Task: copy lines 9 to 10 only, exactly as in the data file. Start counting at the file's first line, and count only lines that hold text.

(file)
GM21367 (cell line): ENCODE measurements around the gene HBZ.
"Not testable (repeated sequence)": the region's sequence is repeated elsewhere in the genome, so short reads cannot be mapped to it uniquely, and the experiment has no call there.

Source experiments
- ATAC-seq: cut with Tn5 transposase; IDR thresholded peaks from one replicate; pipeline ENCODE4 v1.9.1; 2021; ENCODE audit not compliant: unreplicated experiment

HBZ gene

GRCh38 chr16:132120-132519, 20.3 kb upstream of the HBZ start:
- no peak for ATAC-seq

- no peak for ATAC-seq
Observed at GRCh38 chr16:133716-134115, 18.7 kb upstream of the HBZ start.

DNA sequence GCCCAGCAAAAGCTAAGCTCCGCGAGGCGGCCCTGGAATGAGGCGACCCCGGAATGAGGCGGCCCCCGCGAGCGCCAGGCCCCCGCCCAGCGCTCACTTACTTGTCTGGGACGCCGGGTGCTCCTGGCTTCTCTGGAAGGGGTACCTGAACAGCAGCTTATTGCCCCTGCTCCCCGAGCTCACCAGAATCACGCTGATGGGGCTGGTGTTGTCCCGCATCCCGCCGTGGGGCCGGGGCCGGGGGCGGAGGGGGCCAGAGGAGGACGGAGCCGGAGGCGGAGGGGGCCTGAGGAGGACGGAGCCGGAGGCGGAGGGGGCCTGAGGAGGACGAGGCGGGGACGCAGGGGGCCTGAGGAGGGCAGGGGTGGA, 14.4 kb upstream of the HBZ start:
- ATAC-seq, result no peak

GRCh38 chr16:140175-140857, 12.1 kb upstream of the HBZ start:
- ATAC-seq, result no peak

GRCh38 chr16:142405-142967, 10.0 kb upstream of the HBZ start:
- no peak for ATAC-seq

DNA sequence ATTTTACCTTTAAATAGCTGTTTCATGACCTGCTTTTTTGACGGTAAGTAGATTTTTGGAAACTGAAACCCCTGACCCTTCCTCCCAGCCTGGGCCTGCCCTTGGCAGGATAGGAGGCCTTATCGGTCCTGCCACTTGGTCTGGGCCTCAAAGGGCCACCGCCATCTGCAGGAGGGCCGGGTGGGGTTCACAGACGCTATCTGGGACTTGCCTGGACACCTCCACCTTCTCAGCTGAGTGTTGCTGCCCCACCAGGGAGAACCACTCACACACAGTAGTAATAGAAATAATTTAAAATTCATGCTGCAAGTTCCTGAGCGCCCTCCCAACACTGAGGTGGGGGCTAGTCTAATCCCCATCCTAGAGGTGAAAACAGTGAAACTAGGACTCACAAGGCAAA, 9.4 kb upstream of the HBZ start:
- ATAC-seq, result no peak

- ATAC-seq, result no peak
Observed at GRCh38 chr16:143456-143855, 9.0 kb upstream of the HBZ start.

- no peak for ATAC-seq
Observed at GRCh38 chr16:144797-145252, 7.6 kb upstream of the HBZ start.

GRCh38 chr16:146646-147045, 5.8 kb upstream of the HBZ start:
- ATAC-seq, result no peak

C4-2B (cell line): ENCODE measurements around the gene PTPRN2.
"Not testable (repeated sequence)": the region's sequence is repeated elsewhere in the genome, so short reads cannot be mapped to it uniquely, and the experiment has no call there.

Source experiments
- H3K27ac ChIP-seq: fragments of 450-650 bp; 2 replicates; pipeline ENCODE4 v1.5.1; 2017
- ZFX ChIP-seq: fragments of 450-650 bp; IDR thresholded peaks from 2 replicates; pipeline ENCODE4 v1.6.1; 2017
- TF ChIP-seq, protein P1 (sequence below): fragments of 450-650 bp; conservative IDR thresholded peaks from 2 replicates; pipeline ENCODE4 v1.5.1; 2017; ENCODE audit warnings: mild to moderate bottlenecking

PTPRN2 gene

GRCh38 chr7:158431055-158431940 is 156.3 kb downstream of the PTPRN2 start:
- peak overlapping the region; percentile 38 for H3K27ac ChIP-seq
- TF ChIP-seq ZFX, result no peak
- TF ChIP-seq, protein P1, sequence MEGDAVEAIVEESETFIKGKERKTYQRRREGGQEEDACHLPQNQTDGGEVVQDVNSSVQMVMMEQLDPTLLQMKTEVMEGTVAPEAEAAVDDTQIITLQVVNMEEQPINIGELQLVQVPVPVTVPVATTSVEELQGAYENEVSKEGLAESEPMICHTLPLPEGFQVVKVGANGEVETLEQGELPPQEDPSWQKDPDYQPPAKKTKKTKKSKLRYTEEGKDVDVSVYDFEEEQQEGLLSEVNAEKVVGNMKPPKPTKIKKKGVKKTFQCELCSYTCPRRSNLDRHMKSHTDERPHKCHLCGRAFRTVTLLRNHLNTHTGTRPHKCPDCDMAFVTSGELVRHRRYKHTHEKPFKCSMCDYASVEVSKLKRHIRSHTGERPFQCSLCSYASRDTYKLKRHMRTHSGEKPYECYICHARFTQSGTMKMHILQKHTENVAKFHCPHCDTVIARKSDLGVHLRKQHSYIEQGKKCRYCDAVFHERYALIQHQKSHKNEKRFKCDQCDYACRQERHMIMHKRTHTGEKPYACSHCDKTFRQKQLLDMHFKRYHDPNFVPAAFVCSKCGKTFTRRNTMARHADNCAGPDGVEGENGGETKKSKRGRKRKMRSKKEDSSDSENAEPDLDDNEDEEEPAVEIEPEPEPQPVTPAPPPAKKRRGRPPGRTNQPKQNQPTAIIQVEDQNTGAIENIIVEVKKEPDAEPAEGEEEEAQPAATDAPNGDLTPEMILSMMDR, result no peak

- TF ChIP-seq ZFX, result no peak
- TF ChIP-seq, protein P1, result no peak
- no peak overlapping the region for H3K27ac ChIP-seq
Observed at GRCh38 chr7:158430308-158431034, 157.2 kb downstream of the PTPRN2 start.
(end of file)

Observed at GRCh38 chr16:133716-134115, 18.7 kb upstream of the HBZ start.

DNA sequence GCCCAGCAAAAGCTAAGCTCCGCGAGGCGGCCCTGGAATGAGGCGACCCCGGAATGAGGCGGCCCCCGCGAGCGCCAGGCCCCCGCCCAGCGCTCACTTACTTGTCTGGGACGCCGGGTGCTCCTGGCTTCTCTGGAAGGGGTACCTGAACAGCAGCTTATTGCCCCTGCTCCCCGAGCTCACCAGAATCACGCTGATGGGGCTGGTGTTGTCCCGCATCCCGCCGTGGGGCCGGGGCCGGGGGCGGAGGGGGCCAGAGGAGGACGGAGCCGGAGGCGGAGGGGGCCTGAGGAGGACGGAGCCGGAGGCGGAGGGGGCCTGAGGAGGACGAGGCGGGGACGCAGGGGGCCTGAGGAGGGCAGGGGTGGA, 14.4 kb upstream of the HBZ start: